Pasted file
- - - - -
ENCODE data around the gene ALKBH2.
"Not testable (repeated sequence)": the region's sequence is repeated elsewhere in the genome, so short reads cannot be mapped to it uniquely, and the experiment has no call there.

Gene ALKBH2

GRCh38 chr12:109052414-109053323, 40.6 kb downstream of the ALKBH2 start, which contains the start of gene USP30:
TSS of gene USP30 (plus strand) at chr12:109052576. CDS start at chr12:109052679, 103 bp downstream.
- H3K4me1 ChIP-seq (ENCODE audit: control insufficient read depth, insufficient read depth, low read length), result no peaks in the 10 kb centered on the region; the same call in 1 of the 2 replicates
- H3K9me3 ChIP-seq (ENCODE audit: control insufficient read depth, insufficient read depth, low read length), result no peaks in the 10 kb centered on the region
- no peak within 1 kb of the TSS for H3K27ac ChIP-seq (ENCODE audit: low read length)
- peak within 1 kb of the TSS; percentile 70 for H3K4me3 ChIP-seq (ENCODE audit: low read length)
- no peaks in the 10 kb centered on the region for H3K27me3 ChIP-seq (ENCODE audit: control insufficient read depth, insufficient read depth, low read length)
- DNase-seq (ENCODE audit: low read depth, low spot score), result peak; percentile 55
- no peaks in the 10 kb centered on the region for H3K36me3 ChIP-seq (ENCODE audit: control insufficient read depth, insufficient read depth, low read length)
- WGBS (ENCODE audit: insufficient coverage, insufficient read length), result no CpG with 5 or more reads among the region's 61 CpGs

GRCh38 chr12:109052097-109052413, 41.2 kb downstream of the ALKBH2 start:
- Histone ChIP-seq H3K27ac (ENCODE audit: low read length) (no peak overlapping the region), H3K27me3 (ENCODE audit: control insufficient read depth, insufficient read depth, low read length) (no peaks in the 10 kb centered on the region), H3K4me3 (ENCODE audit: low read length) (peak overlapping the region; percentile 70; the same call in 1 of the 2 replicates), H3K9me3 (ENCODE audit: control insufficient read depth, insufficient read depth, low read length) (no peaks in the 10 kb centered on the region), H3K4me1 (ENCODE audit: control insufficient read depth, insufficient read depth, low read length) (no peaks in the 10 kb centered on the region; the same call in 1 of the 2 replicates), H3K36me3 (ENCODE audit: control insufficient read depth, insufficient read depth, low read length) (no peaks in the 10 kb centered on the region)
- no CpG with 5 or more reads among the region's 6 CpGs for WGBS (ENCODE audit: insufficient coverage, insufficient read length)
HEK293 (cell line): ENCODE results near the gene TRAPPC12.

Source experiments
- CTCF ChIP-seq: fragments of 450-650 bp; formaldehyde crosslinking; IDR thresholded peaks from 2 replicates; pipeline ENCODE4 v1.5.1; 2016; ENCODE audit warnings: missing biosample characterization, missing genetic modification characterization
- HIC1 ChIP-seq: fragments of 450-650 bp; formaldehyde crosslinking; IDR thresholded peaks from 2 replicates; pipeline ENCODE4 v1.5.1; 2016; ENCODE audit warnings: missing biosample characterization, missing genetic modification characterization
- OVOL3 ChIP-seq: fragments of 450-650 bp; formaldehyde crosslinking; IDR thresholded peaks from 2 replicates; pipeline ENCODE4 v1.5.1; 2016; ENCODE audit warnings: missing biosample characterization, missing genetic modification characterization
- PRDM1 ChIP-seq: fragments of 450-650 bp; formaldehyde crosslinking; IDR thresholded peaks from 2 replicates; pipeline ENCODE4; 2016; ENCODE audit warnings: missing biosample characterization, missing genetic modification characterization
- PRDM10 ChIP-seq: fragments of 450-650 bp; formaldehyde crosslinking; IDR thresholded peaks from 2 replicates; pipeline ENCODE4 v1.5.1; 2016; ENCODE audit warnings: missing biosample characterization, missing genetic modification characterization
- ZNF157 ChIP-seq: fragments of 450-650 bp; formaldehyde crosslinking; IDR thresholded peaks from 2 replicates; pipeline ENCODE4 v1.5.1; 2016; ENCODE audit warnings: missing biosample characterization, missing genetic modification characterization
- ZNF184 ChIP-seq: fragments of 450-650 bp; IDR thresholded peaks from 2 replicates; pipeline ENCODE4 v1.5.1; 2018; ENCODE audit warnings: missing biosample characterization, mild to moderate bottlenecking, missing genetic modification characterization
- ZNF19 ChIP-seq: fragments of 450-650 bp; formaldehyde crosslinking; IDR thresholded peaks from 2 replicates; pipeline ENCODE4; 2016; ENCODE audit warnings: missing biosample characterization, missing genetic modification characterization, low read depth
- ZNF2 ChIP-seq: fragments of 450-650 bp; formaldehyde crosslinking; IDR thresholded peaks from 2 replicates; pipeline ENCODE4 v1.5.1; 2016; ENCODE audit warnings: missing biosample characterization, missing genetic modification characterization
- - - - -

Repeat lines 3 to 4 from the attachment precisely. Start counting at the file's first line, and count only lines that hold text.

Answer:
Gene ALKBH2

GRCh38 chr12:109052414-109053323, 40.6 kb downstream of the ALKBH2 start, which contains the start of gene USP30: